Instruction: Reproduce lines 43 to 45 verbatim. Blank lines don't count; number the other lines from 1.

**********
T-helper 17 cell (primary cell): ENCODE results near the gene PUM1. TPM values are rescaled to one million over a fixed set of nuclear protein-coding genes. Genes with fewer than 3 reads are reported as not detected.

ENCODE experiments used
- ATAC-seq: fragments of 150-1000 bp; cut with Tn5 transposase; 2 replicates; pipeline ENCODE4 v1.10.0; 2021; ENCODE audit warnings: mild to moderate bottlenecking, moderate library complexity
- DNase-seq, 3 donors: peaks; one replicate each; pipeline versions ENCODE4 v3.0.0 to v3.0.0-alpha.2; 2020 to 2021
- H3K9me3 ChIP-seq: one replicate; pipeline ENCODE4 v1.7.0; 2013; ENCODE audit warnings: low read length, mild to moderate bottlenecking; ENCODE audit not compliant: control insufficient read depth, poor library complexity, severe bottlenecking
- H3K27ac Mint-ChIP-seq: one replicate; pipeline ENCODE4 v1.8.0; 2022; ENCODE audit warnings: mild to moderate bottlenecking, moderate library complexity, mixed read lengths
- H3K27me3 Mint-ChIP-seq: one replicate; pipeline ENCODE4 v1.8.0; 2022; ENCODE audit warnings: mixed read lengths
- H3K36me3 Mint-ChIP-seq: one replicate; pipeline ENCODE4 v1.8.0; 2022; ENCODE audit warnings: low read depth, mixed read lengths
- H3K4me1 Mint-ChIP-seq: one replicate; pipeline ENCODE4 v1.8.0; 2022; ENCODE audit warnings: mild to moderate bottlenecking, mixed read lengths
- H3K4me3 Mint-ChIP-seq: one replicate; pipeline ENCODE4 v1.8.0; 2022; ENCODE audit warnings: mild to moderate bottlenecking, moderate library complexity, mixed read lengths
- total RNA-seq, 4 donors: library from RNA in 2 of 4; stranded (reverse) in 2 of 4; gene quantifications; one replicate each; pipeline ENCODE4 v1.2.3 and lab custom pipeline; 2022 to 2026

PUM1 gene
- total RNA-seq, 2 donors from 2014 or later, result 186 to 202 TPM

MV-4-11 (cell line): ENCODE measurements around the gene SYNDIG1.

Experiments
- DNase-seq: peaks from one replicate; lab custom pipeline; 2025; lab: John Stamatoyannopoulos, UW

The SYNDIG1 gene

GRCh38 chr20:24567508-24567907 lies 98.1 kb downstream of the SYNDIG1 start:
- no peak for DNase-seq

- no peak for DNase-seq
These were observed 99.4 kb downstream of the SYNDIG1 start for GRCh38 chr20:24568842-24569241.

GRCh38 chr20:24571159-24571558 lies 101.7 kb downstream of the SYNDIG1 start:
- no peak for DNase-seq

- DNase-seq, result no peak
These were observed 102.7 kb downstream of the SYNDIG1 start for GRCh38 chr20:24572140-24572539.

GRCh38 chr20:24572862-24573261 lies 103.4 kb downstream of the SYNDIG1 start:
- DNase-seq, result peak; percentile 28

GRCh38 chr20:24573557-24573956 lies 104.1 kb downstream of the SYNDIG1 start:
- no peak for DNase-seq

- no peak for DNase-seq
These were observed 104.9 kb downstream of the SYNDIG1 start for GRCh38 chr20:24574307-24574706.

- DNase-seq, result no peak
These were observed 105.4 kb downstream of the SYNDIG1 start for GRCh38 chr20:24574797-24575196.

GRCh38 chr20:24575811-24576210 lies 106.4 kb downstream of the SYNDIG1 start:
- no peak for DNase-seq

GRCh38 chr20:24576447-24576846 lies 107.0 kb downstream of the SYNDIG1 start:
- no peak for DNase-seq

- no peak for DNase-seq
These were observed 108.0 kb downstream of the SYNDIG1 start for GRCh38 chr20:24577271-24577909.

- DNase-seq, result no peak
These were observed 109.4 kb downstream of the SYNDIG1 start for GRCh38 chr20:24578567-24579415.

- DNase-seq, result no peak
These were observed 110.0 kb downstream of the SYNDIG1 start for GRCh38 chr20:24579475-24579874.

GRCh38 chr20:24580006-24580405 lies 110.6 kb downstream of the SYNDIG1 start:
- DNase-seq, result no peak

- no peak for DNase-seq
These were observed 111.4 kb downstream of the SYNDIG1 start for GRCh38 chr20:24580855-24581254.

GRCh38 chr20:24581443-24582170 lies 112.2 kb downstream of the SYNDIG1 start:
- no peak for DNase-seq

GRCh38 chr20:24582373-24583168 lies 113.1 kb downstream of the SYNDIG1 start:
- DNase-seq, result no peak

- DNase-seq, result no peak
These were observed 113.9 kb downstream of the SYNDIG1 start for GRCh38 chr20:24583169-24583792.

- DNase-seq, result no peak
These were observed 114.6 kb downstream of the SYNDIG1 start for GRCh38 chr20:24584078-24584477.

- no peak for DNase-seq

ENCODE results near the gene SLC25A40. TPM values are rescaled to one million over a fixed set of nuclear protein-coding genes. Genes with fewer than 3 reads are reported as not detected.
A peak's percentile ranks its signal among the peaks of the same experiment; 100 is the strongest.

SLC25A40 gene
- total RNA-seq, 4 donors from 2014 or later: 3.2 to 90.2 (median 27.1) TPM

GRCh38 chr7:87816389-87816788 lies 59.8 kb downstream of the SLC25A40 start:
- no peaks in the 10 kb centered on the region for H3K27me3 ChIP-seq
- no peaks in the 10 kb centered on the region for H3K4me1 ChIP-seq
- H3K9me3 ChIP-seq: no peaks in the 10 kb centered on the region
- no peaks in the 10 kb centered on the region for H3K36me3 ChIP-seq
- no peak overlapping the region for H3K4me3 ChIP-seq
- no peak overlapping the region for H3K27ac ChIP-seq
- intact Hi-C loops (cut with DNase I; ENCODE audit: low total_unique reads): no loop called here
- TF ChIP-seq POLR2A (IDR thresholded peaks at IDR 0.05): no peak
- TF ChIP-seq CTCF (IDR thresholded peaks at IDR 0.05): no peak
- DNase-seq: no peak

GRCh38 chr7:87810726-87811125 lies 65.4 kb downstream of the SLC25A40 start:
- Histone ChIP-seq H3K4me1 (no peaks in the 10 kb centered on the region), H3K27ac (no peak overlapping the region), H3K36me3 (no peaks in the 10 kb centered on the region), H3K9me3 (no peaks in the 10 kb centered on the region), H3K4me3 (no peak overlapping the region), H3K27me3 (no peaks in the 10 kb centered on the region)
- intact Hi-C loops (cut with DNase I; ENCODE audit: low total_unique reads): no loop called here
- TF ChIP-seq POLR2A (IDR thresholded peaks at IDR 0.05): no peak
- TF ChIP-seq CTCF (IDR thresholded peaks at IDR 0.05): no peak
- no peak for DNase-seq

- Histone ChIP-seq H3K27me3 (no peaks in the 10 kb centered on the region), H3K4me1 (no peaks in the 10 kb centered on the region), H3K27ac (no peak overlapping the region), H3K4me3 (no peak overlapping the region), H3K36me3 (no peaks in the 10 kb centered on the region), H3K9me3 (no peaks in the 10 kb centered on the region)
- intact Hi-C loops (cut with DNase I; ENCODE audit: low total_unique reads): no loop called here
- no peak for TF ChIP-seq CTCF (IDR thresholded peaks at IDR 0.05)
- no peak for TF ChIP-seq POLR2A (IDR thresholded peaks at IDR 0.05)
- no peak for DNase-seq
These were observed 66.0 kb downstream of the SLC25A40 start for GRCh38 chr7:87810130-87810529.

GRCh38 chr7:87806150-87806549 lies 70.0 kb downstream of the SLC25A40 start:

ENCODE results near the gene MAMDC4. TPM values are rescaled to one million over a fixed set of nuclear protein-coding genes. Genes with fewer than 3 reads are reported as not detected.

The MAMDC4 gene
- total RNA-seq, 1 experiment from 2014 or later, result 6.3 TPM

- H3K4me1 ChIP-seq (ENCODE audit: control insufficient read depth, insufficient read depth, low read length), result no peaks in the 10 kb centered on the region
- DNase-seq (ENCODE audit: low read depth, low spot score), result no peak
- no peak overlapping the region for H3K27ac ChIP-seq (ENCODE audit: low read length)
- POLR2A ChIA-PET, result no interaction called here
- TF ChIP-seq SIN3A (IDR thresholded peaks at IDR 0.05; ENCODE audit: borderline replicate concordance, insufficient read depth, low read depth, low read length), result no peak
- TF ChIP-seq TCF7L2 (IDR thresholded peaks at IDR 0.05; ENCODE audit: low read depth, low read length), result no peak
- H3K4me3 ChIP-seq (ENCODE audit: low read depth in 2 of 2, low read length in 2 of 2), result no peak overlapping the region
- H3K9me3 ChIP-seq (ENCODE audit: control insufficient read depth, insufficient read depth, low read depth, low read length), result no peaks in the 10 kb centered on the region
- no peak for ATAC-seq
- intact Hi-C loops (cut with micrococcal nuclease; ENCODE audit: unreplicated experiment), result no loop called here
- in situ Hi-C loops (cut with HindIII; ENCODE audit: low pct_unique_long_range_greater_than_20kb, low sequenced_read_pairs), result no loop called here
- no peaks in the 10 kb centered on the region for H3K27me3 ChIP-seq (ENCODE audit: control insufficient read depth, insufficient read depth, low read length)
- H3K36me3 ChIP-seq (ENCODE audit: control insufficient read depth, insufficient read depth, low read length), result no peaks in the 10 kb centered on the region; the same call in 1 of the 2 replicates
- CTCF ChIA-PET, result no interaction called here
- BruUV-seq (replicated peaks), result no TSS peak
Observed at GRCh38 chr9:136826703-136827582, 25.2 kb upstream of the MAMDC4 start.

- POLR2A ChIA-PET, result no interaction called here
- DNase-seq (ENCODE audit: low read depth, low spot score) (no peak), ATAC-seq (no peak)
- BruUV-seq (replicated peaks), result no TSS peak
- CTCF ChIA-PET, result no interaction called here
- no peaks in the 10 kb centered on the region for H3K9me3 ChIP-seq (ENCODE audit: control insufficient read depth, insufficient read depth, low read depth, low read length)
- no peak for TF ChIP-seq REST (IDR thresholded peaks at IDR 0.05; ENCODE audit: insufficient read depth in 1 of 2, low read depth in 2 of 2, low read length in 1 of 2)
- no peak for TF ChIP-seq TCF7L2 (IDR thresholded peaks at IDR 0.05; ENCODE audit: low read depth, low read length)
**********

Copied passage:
These were observed 110.0 kb downstream of the SYNDIG1 start for GRCh38 chr20:24579475-24579874.

GRCh38 chr20:24580006-24580405 lies 110.6 kb downstream of the SYNDIG1 start:
- DNase-seq, result no peak